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The qualifying match for the Euro Cup in France is scheduled for October 12 and initially the Petrovsky Stadium in St. Petersburg was announced as the venue for the football match between Russia and Moldova.
The Union of European Football Associations (UEFA) sent its delegation on Monday to inspect the new arena and announced after the delegation’s visit that the new arena in Moscow would host the match at the issue.
Alexander Kurtiyan, the head coach of the Moldovan national football team, later confirmed the news.
The construction of the Otkritie-Arena began in 2010 with an estimated cost of 14.5 billion rubles (over $402 million). The 42,000-seat stadium occupies an area of 53,758 square meters (13.2 acres) and is almost 53 meters (174 feet) high.The official opening of the Otkritie-Arena in the northwest of the Russian capital was held on September 5, when Spartak FC played its inaugural home match against Serbian FC Crvena Zvezda.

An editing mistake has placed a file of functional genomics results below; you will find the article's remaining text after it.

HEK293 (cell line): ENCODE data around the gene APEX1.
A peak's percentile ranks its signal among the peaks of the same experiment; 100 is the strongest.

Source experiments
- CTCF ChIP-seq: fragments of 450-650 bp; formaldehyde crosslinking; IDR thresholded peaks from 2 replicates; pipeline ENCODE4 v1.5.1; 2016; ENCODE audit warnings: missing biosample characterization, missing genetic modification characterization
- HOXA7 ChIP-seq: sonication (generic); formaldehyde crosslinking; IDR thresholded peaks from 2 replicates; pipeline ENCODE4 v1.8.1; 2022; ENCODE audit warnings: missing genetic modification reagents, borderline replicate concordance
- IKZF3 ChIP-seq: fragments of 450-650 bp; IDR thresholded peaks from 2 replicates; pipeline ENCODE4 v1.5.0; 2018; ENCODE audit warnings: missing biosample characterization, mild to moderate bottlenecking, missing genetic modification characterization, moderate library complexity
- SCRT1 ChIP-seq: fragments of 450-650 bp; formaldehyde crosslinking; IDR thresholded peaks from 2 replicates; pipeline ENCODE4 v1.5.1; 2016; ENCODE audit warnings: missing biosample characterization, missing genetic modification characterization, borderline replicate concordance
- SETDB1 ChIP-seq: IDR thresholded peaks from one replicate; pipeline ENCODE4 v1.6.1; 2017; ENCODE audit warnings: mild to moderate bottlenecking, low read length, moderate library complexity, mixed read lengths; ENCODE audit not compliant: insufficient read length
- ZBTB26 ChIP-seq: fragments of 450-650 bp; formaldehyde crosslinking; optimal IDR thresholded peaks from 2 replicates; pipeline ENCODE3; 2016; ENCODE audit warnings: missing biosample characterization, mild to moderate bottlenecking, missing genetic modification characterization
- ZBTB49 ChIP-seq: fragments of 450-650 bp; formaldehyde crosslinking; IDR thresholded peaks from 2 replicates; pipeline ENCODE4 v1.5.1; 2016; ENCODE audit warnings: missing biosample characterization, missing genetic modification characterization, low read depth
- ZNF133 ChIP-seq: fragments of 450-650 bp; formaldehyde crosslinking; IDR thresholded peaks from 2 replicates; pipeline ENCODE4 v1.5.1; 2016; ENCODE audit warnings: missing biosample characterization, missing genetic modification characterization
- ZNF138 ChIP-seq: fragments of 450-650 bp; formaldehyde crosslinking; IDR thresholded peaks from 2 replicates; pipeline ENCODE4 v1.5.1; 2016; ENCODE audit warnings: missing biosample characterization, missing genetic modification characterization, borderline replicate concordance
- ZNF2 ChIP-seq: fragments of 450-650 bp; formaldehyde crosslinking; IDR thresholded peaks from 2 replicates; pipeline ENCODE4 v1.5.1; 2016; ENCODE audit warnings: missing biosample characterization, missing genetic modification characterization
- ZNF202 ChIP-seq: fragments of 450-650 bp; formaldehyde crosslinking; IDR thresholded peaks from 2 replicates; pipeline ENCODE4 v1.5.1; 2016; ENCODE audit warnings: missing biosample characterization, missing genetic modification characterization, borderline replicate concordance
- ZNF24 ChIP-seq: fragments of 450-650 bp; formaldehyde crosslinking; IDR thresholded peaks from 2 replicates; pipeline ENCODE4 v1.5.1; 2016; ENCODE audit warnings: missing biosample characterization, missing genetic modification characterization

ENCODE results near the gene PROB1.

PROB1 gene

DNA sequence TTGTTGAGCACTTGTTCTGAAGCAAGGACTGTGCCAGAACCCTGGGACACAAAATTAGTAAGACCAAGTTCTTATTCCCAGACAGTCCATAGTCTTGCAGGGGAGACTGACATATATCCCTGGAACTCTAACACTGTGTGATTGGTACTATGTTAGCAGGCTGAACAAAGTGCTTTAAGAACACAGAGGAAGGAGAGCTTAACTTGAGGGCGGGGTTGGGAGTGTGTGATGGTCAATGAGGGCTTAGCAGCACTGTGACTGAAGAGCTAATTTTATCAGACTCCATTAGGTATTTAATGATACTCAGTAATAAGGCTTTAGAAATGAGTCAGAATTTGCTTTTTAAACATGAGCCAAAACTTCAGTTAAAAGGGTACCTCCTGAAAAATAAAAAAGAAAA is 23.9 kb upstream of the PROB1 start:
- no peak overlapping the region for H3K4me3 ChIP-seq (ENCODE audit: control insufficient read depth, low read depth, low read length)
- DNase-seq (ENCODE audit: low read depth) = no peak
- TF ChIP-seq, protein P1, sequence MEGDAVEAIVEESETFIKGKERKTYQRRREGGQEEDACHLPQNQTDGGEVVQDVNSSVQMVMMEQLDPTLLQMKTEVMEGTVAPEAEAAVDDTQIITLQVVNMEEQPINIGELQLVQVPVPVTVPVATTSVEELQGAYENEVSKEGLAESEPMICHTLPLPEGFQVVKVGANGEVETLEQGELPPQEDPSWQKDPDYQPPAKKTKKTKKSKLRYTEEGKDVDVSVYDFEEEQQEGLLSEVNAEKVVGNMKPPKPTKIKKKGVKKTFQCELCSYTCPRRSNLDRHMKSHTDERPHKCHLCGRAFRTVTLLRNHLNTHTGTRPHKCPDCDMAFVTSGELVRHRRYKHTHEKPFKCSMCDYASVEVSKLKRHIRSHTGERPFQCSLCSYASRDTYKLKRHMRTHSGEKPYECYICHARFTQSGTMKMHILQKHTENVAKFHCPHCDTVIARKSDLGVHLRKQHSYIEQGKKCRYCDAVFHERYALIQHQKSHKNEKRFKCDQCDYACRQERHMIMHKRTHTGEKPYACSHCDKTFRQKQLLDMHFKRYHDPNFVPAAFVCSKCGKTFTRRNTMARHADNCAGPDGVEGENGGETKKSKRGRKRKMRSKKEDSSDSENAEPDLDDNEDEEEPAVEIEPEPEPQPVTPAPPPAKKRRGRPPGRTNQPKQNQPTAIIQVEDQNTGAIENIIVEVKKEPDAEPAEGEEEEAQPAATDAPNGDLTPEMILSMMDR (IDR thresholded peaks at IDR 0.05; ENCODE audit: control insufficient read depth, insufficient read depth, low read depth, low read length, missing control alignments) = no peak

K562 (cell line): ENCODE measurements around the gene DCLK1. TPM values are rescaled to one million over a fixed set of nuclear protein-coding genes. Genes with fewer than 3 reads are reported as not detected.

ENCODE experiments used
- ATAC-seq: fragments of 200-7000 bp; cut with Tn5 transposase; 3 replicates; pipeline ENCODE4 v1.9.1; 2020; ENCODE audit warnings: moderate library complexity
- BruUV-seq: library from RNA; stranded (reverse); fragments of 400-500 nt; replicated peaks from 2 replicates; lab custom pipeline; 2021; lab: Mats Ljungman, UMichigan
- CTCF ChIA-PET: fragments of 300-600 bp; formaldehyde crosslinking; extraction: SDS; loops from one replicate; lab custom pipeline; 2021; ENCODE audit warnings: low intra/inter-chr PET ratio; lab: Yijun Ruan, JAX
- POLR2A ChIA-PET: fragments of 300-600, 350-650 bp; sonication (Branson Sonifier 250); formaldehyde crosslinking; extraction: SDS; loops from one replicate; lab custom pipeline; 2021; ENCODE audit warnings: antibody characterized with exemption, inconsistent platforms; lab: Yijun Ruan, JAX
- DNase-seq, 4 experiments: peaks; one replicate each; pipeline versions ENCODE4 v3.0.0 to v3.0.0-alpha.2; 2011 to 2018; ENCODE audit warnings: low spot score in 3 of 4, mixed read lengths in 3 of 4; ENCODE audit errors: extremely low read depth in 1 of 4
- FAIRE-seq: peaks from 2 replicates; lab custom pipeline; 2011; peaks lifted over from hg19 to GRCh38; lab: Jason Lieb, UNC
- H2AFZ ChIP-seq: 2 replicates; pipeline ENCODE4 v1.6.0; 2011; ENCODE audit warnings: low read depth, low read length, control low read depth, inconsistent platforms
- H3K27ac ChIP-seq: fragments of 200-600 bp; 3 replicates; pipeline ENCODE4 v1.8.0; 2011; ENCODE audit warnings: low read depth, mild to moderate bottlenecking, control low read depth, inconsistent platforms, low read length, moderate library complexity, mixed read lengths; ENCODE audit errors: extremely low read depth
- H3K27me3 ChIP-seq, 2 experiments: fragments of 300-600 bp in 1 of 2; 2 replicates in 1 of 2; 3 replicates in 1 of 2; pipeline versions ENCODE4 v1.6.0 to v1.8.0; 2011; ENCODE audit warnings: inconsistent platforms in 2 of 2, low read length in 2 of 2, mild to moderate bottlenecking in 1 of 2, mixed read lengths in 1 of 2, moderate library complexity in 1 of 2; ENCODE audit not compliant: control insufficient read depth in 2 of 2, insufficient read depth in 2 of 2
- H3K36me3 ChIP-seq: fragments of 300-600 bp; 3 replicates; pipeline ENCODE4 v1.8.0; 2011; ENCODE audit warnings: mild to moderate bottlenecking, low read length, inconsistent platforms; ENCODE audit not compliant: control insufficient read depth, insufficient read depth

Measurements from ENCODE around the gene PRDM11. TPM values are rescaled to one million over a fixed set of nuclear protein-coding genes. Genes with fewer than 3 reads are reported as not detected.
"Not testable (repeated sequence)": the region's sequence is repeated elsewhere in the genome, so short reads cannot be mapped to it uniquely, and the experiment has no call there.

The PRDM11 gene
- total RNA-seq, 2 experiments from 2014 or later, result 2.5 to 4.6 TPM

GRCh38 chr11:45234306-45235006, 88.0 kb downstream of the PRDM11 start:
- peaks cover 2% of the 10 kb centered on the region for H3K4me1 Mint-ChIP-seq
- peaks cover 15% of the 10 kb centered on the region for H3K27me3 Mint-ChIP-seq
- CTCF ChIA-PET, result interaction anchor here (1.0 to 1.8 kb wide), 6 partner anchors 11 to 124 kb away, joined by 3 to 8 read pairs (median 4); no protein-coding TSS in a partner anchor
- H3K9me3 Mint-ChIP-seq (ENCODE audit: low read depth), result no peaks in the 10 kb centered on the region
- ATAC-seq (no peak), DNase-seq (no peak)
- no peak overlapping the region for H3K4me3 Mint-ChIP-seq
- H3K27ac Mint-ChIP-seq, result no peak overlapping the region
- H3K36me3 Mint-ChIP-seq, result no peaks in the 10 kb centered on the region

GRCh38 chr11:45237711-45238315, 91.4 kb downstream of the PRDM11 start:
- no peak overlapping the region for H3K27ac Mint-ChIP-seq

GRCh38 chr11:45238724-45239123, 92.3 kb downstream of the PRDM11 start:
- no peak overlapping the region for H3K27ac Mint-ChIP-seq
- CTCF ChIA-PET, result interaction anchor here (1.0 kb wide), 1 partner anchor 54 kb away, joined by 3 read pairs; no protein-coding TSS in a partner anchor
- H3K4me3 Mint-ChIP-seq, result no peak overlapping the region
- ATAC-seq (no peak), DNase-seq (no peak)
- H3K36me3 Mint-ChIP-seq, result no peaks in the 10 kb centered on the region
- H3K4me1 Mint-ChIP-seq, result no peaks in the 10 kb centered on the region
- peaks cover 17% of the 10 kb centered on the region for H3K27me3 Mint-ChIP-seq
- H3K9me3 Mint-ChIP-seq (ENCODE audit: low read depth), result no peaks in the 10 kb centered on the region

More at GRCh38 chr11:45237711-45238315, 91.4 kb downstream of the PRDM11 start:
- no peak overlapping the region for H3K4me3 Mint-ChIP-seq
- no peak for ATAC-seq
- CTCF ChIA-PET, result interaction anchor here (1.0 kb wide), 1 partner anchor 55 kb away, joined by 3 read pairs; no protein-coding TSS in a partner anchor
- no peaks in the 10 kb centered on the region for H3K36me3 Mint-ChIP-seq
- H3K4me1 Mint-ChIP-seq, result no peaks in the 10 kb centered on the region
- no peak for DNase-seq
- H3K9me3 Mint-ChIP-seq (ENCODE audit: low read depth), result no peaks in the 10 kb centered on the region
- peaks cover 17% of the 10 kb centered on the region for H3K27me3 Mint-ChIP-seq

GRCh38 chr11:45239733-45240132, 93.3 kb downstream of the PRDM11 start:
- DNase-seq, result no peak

The new stadium was constructed solely for Spartak FC and will be also one of the venues throughout Russia to host matches of the 2018 World Cup.
Legendary Spartak FC, which throughout its almost one century-long history was 12-time USSR champion, nine-time Russia champion and holder of other numerous titles and trophies, had until recently no stadium of its own where to play home matches.
The club used to play most of its home matches at Moscow’s Luzhniki Stadium, another one of the 12 stadiums in 11 Russian cities selected to host the 2018 World Cup matches.
Last week Russian President Vladimir Putin visited the newly-built stadium and after a tour around the arena he said that it was “one of the best if not the best one in Europe as of today.”
Otkritie-Arena is also one of the 12 stadiums in 11 cities across Russia selected to host the matches of the 2018 World Cup.
Russia won the bid to host the 2018 World Cup over three years ago in a tight race against the joint bid from England, Portugal and Spain and the joint bid on behalf of Belgium and the Netherlands.
Following an official ceremony held in September 2012 and attended by FIFA President Sepp Blatter, Russia eventually selected 11 out of the earlier proposed 13 cities, excluding Krasnodar and Yaroslavl. The final list of the 2018 World Cup host cities includes Moscow, St. Petersburg, Sochi, Kazan, Saransk, Kaliningrad, Volgograd, Rostov-on-Don, Nizhny Novgorod, Yekaterinburg and Samara.